Published by The Lawfare Institute
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I had a lengthy conversation with FBI Director Jim Comey today about the nexus of our domestic ISIS problem and what the FBI calls the "going dark" issue. CNN the other day reported on some remarks Comey made on the subject, remarks that have not gotten enough attention but reflect a problem at the front of his mind these days:
FBI Director James Comey said Thursday his agency does not yet have the capabilities to limit ISIS attempts to recruit Americans through social media.
It is becoming increasingly apparent that Americans are gravitating toward the militant organization by engaging with ISIS online, Comey said, but he told reporters that "we don't have the capability we need" to keep the "troubled minds" at home.
"Our job is to find needles in a nationwide haystack, needles that are increasingly invisible to us because of end-to-end encryption," Comey said. "This is the 'going dark' problem in high definition."
Comey said ISIS is increasingly communicating with Americans via mobile apps that are difficult for the FBI to decrypt. He also explained that he had to balance the desire to intercept the communication with broader privacy concerns.
"It is a really, really hard problem, but the collision that's going on between important privacy concerns and public safety is significant enough that we have to figure out a way to solve it," Comey said.
Let's unpack this.
As has been widely reported, the FBI has been busy recently dealing with ISIS threats. There have been a bunch of arrests, both because ISIS has gotten extremely good at the inducing self-radicalization in disaffected souls worldwide using Twitter and because of the convergence of Ramadan and the run-up to the July 4 holiday.
As has also been widely reported, the FBI is concerned about the effect of end-to-end encryption on its ability to conduct counterterrorism operations and other law enforcement functions. The concern is two-fold: It's about data at rest on devices, data that is now being encrypted in a fashion that can't easily be cracked when those devices are lawfully seized. And it's also about data in transit between devices, data encrypted such that when captured with a lawful court-ordered wiretap, the signal intercepted is undecipherable. Comey raised his concerns on both subjects at a speech at Brookings last year and has talked about them periodically since then:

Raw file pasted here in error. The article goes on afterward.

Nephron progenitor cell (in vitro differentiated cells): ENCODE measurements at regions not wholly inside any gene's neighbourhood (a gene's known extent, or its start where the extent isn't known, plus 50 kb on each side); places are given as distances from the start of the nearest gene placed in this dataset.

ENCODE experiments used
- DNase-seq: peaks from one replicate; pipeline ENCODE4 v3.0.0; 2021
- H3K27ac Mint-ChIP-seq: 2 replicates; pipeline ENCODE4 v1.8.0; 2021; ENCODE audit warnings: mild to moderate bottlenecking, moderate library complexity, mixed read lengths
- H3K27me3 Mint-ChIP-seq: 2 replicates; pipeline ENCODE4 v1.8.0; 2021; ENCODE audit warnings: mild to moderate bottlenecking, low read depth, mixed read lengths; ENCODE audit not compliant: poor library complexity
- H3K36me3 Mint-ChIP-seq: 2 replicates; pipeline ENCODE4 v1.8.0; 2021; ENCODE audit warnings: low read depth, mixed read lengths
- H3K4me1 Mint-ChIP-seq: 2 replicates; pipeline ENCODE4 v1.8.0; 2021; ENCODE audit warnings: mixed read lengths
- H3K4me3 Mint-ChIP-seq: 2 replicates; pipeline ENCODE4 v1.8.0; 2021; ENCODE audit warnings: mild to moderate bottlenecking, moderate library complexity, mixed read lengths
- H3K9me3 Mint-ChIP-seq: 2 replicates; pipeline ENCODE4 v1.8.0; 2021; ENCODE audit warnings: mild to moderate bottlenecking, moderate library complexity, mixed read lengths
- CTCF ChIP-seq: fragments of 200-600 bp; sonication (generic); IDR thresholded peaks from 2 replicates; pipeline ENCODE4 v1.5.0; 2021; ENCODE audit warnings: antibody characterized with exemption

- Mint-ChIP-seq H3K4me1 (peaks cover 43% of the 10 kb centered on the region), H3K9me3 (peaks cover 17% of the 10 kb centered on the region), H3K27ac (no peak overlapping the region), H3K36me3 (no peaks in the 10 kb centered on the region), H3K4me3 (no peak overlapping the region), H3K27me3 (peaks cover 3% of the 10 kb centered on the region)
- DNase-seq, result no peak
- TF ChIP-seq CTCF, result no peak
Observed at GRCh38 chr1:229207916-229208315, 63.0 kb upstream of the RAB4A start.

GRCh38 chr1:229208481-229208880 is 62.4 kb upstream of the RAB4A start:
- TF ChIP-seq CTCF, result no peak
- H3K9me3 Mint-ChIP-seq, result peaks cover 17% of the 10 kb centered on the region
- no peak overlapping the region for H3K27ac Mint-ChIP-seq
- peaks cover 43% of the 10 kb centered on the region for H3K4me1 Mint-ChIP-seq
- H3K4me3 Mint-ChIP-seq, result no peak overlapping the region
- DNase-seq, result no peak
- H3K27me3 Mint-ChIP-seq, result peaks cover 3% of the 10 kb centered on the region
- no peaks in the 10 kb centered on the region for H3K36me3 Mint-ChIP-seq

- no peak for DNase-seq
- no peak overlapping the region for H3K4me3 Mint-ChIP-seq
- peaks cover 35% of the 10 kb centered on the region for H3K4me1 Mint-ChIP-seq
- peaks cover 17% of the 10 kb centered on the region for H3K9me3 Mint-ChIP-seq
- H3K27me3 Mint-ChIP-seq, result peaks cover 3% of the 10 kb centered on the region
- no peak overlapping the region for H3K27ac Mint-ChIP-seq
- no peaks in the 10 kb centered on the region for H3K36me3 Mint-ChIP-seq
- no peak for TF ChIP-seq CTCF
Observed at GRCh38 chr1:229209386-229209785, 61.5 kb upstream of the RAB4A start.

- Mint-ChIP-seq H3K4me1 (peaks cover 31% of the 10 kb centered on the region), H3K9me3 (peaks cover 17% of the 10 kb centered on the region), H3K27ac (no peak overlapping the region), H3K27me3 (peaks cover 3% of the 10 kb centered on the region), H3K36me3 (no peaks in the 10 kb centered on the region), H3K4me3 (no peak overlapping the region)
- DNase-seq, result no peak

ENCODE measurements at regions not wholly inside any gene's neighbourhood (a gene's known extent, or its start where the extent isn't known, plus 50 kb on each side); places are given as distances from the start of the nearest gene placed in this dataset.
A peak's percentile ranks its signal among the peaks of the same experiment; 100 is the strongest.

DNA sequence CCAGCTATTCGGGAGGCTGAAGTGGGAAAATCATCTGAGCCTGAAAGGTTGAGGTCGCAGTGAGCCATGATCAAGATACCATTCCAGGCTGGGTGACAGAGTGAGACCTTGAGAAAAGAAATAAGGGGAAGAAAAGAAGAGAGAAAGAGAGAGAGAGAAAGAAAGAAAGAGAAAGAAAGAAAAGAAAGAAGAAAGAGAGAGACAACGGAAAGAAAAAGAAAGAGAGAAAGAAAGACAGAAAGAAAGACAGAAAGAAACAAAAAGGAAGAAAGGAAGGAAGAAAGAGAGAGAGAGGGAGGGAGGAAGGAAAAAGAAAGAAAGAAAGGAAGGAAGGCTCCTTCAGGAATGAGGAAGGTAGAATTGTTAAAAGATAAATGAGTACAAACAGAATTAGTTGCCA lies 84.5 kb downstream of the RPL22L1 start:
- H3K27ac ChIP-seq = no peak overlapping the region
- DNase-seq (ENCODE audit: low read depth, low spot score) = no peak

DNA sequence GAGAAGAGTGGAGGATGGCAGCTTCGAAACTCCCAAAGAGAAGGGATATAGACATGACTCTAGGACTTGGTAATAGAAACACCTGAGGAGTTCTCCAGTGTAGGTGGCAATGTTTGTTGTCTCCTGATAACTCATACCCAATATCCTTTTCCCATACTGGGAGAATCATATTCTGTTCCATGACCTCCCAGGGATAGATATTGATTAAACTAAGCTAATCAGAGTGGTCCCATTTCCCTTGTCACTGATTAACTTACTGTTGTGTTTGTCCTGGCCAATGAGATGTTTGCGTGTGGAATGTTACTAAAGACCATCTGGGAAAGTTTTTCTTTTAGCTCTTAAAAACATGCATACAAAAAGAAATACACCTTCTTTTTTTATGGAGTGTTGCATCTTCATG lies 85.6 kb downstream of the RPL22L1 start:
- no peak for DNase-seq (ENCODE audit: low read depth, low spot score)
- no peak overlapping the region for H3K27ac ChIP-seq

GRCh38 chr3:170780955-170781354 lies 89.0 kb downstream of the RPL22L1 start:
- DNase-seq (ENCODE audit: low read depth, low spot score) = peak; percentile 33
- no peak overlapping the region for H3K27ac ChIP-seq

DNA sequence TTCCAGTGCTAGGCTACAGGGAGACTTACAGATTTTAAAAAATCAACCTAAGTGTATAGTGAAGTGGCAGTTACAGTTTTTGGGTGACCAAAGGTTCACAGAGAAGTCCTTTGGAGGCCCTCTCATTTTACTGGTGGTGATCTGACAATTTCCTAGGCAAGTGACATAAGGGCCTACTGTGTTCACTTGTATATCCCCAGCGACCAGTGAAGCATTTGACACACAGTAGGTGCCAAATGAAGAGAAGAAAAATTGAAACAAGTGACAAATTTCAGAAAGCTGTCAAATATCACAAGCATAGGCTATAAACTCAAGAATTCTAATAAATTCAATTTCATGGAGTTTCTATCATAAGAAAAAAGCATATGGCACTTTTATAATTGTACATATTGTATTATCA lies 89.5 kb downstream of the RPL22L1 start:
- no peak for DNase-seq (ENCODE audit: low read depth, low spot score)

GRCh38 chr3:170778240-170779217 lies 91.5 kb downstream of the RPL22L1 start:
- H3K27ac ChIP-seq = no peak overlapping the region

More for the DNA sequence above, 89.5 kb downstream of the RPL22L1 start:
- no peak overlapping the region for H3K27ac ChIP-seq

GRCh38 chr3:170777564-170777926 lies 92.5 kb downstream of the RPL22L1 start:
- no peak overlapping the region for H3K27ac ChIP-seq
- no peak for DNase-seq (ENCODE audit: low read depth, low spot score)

What was not clear to me until today, however, was the extent to which the ISIS concerns and the "going dark" concerns have converged. In his Brookings speech, Comey did not focus on counterterrorism in the examples he gave of the going dark problem. In the remarks quoted by CNN, and in his conversation with me today, however, he made clear that the landscape is changing fast. Initial recruitment may take place on Twitter, but the promising ISIS candidate quickly gets moved onto messaging platforms that are encrypted end to end. As a practical matter, that means there are people in the United States whom authorities reasonably believe to be in contact with ISIS for whom surveillance is lawful and appropriate but for whom useful signals interception is not technically feasible.
That's a pretty scary thought.
I don't know what the right answer is to this problem, which involves a particularly complex mix of legitimate cybersecurity, investigative, and privacy questions. I do think the problem is a very different one if the costs of impaired law enforcement access to signal is enhanced ISIS ability to communicate with its recruits than if we're dealing primarily with more routine crimes, even serious ones.
I also think it's an issue that warrants a very serious discussion. This is an issue on which battle lines were drawn more than 20 years ago and a lot of people have lived in the same trenches since then. It's an area that, at least in my view, would benefit a lot from fresh thinking on all sides. Comey has taken a lot of heat for reopening this subject, but I think it's more than fair for him to ask whether we really want ISIS to be able to recruit people on Twitter and then have secure communications with them elsewhere. And if we don't want that, what then?